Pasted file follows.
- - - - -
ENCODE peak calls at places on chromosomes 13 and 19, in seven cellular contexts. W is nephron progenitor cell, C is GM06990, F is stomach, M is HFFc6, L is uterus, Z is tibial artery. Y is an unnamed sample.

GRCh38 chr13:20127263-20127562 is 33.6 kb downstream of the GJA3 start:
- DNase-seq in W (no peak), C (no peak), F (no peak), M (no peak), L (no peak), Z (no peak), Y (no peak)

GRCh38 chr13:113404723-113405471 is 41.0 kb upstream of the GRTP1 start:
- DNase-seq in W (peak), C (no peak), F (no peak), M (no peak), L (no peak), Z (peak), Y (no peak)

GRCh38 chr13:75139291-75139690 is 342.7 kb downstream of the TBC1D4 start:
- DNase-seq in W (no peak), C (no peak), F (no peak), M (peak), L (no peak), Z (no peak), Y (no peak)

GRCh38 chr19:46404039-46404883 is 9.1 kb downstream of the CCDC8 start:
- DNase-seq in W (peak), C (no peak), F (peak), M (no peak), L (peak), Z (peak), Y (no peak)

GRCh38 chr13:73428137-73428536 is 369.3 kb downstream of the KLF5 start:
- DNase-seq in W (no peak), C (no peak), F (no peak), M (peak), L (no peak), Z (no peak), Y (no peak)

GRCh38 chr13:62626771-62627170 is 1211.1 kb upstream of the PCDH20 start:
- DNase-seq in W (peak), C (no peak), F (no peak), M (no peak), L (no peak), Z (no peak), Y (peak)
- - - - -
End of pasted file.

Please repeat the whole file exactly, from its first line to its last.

ENCODE peak calls at places on chromosomes 13 and 19, in seven cellular contexts. W is nephron progenitor cell, C is GM06990, F is stomach, M is HFFc6, L is uterus, Z is tibial artery. Y is an unnamed sample.

GRCh38 chr13:20127263-20127562 is 33.6 kb downstream of the GJA3 start:
- DNase-seq in W (no peak), C (no peak), F (no peak), M (no peak), L (no peak), Z (no peak), Y (no peak)

GRCh38 chr13:113404723-113405471 is 41.0 kb upstream of the GRTP1 start:
- DNase-seq in W (peak), C (no peak), F (no peak), M (no peak), L (no peak), Z (peak), Y (no peak)

GRCh38 chr13:75139291-75139690 is 342.7 kb downstream of the TBC1D4 start:
- DNase-seq in W (no peak), C (no peak), F (no peak), M (peak), L (no peak), Z (no peak), Y (no peak)

GRCh38 chr19:46404039-46404883 is 9.1 kb downstream of the CCDC8 start:
- DNase-seq in W (peak), C (no peak), F (peak), M (no peak), L (peak), Z (peak), Y (no peak)

GRCh38 chr13:73428137-73428536 is 369.3 kb downstream of the KLF5 start:
- DNase-seq in W (no peak), C (no peak), F (no peak), M (peak), L (no peak), Z (no peak), Y (no peak)

GRCh38 chr13:62626771-62627170 is 1211.1 kb upstream of the PCDH20 start:
- DNase-seq in W (peak), C (no peak), F (no peak), M (no peak), L (no peak), Z (no peak), Y (peak)